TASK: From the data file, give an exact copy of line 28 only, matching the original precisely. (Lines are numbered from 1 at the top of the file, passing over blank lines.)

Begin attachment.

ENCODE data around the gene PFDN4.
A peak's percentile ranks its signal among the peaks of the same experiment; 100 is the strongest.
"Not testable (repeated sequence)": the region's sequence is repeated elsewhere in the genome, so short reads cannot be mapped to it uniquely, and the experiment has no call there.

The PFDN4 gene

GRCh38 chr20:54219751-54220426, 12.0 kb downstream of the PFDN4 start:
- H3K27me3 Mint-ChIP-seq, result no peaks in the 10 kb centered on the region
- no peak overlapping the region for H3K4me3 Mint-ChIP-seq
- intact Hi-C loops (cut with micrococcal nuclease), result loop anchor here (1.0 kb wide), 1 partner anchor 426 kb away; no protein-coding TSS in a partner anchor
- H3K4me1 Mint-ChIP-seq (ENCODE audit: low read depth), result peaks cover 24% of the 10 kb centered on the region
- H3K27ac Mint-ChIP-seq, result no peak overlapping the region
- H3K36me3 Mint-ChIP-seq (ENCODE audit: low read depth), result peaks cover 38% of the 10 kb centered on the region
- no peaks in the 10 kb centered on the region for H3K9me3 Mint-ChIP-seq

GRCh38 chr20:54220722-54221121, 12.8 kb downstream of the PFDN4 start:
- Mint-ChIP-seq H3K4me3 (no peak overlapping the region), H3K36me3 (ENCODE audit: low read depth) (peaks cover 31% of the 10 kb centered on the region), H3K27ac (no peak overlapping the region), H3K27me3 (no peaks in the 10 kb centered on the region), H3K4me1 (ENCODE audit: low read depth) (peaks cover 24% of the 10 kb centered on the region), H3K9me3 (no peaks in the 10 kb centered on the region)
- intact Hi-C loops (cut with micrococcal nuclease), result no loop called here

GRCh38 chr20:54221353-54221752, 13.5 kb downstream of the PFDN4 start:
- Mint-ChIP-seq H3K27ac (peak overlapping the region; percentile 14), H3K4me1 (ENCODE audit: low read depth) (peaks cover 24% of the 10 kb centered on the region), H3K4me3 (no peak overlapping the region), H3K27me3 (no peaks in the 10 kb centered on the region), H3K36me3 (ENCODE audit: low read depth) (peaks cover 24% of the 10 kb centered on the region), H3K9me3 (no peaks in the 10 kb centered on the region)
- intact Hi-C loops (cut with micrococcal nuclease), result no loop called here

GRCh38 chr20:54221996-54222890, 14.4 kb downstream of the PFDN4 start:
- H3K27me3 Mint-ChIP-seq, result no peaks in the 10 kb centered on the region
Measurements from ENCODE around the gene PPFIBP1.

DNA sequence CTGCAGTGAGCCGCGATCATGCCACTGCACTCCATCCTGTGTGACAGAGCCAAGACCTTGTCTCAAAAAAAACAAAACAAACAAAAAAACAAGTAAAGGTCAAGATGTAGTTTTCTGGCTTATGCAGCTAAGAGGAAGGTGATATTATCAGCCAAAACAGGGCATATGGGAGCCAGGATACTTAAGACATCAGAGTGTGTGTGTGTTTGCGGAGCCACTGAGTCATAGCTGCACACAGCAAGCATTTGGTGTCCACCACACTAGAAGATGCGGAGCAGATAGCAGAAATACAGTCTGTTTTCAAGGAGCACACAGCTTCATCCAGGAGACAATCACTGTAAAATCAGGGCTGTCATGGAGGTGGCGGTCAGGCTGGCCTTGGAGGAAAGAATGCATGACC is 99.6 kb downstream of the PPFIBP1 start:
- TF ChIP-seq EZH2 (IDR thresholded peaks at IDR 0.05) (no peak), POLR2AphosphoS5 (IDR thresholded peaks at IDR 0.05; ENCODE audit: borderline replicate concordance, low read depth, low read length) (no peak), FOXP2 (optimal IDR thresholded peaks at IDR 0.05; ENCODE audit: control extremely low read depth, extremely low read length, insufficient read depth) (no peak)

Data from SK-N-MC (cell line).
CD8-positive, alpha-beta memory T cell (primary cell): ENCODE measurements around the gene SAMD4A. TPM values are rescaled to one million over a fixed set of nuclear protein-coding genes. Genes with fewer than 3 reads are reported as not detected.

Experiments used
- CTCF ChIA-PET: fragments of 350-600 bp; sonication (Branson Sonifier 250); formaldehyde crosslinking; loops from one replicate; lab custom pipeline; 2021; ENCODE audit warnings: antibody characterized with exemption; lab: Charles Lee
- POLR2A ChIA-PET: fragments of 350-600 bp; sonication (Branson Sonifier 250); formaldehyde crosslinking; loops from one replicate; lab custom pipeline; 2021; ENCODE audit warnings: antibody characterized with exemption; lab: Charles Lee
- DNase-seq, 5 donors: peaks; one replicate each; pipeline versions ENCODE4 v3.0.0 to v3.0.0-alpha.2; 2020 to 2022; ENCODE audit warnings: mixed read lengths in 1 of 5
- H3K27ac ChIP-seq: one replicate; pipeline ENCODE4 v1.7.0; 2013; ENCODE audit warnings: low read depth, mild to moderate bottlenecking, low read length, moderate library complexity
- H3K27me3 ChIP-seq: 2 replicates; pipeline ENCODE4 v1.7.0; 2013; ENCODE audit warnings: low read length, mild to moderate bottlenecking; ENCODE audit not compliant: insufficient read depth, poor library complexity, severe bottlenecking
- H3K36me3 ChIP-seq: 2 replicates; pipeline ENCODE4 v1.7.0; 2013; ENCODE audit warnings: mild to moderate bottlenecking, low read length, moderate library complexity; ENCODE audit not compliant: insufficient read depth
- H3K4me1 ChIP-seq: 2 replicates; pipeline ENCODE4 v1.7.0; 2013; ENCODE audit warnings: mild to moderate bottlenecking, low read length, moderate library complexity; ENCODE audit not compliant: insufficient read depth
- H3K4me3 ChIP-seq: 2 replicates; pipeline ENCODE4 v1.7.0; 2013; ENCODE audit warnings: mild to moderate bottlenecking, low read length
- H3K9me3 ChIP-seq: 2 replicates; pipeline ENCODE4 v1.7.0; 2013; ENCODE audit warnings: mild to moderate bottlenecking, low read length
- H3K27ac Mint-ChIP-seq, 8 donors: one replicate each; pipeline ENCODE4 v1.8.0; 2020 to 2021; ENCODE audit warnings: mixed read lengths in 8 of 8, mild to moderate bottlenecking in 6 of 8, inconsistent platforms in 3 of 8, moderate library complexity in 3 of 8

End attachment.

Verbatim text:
- POLR2A ChIA-PET: fragments of 350-600 bp; sonication (Branson Sonifier 250); formaldehyde crosslinking; loops from one replicate; lab custom pipeline; 2021; ENCODE audit warnings: antibody characterized with exemption; lab: Charles Lee